Rejection, Rumination, and Revenge: a Test of the Relational Goal Pursuit Theory of Stalking Perpetration
Fay, Benjamin A.
AdvisorSinclair, H. Colleen
CommitteeGiesen, J. Martin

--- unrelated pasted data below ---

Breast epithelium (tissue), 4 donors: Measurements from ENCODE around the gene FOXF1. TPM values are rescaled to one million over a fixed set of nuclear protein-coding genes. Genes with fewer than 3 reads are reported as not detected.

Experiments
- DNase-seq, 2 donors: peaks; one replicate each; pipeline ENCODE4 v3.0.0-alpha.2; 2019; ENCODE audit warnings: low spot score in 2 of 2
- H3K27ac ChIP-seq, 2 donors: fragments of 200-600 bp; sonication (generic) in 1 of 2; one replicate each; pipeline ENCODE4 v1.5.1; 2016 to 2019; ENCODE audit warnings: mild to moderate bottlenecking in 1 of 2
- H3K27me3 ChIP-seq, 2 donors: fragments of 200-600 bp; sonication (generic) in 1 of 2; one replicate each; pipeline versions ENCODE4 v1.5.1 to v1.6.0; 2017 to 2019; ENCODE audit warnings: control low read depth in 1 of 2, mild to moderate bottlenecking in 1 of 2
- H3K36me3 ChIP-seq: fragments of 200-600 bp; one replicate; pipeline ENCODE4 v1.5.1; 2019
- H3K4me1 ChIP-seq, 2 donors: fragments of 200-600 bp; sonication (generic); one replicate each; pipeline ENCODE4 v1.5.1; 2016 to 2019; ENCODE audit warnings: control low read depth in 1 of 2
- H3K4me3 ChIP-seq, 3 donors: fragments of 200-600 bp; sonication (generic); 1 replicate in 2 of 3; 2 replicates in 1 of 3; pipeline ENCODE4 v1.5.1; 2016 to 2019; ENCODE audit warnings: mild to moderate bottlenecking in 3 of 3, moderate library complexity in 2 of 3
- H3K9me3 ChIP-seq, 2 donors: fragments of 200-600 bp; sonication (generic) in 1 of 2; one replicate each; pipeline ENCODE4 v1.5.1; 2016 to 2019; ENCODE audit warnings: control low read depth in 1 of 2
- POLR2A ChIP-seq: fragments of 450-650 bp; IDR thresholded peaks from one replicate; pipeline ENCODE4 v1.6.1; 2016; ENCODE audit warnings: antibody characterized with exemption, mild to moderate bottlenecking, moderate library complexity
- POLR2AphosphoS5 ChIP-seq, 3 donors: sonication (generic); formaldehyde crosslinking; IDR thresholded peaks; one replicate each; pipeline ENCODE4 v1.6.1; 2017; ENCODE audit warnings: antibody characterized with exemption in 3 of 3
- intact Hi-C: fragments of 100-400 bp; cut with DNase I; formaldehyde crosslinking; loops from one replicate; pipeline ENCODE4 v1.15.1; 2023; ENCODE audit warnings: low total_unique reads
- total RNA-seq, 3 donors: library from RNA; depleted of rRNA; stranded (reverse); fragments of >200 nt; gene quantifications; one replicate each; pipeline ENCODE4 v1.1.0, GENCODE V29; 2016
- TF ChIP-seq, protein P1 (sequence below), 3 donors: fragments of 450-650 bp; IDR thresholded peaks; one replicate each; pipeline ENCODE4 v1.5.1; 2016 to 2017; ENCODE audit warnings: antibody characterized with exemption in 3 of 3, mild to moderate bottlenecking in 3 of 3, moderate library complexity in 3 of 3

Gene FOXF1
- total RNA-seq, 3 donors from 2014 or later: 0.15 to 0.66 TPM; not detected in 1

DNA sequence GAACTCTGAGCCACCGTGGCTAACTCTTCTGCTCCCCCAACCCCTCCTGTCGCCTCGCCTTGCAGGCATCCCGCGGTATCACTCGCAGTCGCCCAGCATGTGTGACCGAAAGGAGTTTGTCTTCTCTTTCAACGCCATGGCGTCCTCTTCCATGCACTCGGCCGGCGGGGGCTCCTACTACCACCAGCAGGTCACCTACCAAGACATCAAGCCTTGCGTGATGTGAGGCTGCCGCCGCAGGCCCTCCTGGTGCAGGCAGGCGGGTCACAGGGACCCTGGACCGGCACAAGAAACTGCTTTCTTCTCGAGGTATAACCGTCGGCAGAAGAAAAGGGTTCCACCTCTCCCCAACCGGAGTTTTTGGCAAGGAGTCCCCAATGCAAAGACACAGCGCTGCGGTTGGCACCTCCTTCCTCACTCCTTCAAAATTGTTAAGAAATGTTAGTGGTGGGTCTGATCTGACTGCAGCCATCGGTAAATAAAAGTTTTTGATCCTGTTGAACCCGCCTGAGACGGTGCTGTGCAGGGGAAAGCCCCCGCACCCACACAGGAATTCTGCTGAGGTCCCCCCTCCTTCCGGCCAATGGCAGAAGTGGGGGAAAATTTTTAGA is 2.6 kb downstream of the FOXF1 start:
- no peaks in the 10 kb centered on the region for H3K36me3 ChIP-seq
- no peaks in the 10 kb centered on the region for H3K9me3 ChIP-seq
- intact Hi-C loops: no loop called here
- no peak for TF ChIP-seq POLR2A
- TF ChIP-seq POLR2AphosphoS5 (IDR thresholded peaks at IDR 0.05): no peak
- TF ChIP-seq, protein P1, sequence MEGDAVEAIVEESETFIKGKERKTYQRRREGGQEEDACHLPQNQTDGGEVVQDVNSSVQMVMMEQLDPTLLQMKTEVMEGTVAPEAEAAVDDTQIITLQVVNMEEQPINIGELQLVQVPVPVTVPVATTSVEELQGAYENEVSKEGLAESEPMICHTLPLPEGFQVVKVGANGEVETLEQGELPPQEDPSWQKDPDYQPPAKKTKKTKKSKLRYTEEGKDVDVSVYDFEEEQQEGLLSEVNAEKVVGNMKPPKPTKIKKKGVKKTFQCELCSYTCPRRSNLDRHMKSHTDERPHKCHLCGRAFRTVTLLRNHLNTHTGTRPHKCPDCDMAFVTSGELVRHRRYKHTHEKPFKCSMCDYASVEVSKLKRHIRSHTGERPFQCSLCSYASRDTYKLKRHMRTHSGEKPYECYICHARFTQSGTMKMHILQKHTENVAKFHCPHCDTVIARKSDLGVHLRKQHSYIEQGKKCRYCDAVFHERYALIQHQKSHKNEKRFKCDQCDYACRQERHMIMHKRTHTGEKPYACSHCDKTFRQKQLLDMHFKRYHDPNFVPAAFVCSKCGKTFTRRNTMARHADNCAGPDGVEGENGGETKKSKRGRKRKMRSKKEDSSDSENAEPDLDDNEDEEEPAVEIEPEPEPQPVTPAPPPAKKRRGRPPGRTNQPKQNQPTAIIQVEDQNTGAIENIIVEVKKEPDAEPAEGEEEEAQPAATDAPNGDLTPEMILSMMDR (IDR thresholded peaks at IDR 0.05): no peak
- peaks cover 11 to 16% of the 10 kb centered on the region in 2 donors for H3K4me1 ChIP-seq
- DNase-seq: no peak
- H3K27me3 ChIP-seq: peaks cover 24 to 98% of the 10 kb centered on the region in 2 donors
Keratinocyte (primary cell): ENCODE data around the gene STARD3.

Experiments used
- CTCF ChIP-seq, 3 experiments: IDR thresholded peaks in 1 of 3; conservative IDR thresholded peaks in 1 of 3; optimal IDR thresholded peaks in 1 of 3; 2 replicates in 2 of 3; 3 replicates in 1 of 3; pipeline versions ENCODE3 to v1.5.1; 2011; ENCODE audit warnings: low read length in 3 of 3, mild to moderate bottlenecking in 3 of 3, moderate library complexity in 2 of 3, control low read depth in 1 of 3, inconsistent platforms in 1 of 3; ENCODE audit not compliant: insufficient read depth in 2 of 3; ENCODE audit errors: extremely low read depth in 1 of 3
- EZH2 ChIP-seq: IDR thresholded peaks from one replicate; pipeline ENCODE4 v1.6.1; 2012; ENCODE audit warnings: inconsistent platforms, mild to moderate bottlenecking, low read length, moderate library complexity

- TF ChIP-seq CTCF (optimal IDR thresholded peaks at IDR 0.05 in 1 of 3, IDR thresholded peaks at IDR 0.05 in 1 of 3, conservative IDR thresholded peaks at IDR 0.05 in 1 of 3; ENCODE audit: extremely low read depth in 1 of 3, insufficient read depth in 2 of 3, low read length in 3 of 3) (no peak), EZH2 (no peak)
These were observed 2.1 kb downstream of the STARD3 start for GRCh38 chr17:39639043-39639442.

Applying Relational Goal Pursuit Theory (RGT), the present study examined the motivations for obsessive relational intrusion (ORI). Participants (n = 509) were randomly assigned to conditions that 1) primed relational or retaliatory goals, then 2) exposed to a negative romantic relationship vignette (relationship disappointment vs. explicit rejection vs. “nice” rejection), and 3) then were either induced to ruminate about the vignette events or were not. Participants reported how likely they would be to think about pursuit (e.g., frequent calls) and aggressive (e.g., threats) ORI. Contrary to expectations, rejection elicited less ORI than the relationship disappointment condition. However, it was found that 1) the ORI scale broke into a three-factor, instead of two-factor, model of pursuit, aggressive, and surveillance behavior, and 2) that motivations for each type varied. Relational goals predicted pursuit. Retaliation predicted aggression. Motives for surveillance behaviors were linked to both desires for revenge and reconciliation.